The most encouraging development in film in the recent past has been a change in the attitude towards what is commonly called alternative cinema. Representation of the minority —of race, ethnicity, sex, sexuality etc—is said to be adopting the ‘new cultural politics of difference.’ Broadly, there are two impulses: one, a celebration of the differences, where new identities are formed and there is a sense of pride in them. Two, a desire to assimilate the alternative into a master narrative. More importantly, there are sides to be taken, by the filmmakers, by the audience, by everyone. Is there really a new culture, is it beneficial, if yes, how, what is the nature of the hybrid that is often a result of these new impulses etc are all questions we are still thinking about and to which there are a wide variety of answers. But the debate is on and with every passing moment we are faced with new possibilities and new perspectives.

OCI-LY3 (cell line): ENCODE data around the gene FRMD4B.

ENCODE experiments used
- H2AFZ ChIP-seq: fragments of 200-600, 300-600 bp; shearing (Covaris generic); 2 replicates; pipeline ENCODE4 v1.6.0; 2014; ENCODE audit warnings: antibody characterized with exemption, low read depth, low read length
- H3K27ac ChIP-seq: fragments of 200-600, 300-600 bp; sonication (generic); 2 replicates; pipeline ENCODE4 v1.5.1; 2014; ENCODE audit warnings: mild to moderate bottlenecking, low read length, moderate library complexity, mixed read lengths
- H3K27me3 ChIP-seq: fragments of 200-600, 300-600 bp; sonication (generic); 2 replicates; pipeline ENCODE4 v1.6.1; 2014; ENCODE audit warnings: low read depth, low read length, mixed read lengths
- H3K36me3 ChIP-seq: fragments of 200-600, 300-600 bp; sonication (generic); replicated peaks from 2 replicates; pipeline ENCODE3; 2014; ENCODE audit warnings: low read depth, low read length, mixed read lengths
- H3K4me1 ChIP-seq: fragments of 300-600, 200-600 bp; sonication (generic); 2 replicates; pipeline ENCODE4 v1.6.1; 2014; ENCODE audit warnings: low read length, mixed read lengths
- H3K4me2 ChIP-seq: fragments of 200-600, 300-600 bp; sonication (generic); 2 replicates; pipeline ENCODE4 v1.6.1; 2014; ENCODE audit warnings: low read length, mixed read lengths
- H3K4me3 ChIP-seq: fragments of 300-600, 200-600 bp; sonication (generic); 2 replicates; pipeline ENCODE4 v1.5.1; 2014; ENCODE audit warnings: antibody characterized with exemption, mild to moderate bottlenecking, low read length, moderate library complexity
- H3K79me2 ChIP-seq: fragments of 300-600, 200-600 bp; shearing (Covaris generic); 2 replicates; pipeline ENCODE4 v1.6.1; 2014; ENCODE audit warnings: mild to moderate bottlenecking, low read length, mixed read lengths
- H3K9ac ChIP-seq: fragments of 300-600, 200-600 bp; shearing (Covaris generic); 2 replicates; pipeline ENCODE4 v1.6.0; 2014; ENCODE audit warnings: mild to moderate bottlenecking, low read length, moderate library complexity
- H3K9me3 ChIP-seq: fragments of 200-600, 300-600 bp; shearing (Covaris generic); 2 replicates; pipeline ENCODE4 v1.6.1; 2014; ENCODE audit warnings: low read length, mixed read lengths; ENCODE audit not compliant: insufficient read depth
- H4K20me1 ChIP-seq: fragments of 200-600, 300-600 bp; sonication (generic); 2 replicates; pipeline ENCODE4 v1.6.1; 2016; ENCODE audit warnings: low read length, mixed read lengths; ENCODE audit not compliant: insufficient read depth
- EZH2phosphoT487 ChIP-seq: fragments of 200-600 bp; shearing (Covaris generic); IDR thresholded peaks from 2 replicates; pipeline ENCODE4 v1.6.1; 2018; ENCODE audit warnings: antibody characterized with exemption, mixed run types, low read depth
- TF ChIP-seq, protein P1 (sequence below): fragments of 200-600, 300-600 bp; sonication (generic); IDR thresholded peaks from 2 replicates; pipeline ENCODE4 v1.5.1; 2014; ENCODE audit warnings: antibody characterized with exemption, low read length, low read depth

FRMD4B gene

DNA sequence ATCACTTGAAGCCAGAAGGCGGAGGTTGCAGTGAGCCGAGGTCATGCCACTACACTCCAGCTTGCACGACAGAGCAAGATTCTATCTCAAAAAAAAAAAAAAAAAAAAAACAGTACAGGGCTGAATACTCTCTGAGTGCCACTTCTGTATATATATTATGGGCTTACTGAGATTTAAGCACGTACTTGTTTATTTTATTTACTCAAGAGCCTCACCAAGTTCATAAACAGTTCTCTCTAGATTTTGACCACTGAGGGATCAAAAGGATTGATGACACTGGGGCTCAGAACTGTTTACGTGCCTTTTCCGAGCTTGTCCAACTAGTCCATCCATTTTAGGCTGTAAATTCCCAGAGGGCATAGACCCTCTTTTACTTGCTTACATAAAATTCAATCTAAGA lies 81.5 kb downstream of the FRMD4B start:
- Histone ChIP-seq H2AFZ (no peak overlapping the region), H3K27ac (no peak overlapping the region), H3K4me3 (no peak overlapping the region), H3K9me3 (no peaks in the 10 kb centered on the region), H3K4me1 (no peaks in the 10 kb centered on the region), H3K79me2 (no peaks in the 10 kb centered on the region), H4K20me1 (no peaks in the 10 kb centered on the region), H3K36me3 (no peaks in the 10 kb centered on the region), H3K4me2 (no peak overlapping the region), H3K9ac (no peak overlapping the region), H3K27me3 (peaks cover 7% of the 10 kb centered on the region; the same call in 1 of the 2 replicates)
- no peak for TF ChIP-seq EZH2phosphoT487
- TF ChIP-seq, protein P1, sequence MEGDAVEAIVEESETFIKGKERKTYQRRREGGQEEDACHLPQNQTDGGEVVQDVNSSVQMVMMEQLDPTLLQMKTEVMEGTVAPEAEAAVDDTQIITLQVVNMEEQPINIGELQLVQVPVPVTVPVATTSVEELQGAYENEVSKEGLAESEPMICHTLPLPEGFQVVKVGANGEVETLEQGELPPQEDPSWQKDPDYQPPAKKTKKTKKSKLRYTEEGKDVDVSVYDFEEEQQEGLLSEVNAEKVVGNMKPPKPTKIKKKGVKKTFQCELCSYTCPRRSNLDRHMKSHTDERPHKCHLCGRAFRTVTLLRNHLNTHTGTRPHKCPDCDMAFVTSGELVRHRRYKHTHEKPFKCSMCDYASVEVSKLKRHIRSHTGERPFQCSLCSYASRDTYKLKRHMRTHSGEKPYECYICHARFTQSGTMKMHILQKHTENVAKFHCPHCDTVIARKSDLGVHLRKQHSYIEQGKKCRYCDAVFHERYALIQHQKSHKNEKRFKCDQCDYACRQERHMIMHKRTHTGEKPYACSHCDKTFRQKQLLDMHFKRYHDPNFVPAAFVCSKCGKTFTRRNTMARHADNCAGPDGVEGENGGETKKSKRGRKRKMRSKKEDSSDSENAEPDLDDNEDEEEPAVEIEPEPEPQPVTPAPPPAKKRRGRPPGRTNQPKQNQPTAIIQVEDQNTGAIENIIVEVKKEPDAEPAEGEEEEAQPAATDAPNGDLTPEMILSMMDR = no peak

New media and developments within film have facilitated easy means of presenting points of view: film festivals, multiplexes, YouTube etc have enormous food for thought and immense possibilities. Yet, the basic distinction between mainstream and the alternative is visible in the use of these very words. A change is upon us, but much is to be achieved before it is felt by one and all.
Thus, the inaugural issue of WideScreen aims to critically re-examine cinema against the backdrop of existing hegemonies and re-conceptualise the cinema located in the gaps of the popular. We invite critical papers on “subaltern cinema” and the “subaltern” in cinema.
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